February was American Heart month but perhaps we physicians should think about how heart disease can have various manifestations, especially in women and ethnic minorities. Heart disease affects more than 6 million American women, and another 37 million women are at risk for developing heart disease. It is the number one killer of women and is responsible for 1 in three deaths in women annually.
At the end of 2015, I had the pleasure of visiting with my patient, Lidia M. She is a vibrant 42yearold Latina who requested augmentation with saline breast implants in 2004. Her motives were personal: “I want my breasts to be proportionate to my hips”. Her surgery was uneventful. Her results were consonant with her objectives and she was pleased to avail herself of my offer of annual visits. We did not meet again until 2011, when she presented with a history of left sided chest pain. I started with the usual History and Physical. The pain wasn’t correlated with exercise and could occur sporadically, without any clear provocation. Her health status hadn’t changed and her exercise tolerance wasn’t materially different. She had sought advice from a heart specialist who informed her that it was probably related to some occupational stress she had been experiencing and also because the “implant” was sitting on her heart.
We discussed why this analysis was implausible and I encouraged her to seek another opinion. Four years intervened. Lidia’s demeanor was recognizable for her same delightful, inquisitive nature but she had now turned activist. Impressed by my recommendation, she consulted with another Cardiologist who took her seriously. He listened to the constellation of symptoms, formulated a list of possibilities, ordered appropriate studies and made a timely diagnosis. The origin of her pain was not musculoskeletal, capsular contracture or psychogenic but rather congenital. Lidia’s chest pain was due to anomalous origin of the right coronary artery, a condition which can result in angina pectoris, myocardial infarction and sudden death, in the absence of atherosclerotic heart disease. Treatment is controversial but may include medical treatment with Beta blockers or surgical revascularization. Lidia opted for the latter and proudly displayed her median sternotomy scar.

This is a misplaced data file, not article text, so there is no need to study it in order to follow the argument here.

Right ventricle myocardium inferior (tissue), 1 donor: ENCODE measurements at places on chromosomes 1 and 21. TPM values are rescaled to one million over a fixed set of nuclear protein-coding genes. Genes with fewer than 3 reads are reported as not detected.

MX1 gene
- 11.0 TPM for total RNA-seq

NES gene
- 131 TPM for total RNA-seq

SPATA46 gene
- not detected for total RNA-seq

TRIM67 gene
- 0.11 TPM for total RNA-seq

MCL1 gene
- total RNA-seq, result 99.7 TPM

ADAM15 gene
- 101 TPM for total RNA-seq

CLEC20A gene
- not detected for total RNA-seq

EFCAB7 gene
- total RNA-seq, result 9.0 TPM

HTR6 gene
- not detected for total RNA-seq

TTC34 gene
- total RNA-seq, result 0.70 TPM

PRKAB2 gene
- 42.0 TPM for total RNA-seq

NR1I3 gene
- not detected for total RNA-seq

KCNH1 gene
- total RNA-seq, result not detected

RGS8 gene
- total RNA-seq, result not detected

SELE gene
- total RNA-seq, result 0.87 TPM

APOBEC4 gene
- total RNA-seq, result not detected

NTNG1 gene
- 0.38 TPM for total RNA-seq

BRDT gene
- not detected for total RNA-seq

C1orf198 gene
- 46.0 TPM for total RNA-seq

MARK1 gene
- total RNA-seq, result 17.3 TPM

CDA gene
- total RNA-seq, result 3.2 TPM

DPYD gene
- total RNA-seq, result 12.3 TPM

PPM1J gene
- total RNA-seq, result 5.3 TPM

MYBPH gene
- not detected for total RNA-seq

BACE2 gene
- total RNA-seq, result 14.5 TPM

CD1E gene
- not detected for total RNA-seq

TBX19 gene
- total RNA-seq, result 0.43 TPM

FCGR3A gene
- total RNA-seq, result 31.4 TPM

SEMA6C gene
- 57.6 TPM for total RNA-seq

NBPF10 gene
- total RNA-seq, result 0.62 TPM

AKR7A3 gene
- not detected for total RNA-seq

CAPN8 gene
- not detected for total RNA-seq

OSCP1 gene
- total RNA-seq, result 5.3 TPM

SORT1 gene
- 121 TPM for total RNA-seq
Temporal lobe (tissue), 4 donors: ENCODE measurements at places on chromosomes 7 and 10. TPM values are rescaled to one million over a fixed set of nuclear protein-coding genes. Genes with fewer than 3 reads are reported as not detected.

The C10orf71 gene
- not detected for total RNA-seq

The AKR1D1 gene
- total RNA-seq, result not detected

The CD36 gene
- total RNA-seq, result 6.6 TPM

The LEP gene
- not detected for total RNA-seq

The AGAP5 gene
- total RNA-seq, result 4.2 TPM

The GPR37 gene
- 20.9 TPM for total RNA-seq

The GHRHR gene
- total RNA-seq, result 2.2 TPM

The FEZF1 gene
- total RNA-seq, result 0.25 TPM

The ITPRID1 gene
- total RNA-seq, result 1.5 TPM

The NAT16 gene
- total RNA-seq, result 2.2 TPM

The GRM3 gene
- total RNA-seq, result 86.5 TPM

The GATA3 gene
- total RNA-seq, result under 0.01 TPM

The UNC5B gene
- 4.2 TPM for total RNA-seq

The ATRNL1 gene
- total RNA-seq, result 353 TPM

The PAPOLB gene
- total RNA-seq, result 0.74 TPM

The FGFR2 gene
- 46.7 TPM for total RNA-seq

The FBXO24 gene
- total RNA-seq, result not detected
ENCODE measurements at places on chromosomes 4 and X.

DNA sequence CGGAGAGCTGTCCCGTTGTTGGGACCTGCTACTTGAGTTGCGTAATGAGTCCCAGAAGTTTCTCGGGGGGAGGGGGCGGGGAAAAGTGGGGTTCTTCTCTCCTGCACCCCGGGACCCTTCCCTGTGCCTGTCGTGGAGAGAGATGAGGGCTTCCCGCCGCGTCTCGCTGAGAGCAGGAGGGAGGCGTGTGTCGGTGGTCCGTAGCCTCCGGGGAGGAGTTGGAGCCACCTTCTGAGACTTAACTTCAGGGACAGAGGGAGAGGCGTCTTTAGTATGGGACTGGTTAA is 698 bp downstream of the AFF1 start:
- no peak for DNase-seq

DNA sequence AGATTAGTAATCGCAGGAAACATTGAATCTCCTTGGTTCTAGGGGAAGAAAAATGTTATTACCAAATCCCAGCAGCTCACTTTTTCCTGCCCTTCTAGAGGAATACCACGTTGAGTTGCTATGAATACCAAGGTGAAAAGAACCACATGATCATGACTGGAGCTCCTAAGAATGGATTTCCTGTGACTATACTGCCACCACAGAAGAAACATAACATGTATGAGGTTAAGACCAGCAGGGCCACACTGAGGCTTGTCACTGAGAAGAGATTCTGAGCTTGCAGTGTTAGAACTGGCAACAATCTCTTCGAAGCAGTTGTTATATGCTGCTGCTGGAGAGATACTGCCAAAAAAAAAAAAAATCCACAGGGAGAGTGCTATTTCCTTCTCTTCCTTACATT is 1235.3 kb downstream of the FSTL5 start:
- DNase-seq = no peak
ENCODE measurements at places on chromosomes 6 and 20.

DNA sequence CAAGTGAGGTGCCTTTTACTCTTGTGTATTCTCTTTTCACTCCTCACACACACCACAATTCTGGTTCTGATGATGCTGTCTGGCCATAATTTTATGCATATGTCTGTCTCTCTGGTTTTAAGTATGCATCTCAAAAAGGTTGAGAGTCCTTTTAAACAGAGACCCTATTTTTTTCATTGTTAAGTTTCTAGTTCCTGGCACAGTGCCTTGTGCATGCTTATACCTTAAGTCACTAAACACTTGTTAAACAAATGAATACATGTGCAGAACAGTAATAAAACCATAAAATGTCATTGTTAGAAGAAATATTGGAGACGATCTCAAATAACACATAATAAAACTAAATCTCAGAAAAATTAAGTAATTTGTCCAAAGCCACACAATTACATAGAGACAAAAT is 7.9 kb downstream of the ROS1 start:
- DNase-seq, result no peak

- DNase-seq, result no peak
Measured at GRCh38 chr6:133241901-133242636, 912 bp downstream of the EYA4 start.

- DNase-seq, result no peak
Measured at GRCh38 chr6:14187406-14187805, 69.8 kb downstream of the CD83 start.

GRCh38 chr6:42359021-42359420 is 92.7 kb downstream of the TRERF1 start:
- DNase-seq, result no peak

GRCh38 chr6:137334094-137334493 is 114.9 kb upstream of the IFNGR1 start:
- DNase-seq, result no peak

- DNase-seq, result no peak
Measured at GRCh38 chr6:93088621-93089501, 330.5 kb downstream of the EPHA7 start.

She fervently believes that this was a 2nd chance for her and she’s definitely taken her mission seriously, sharing her story so that other women may live. She is a spokeswoman for the American Heart Association, serving to educate her sisters.
- Hispanic women are likely to develop heart disease 10 years earlier than Caucasian women.
- Cardiovascular diseases are the leading cause of death for Hispanic women, killing nearly 21,000 annually.
- Only 34% of Hispanic women know that heart disease is their greatest health risk.
- Hispanic women are least likely to have a usual source of health medical care and only 1 in 8 say that their doctor has ever discussed their risk for heart disease.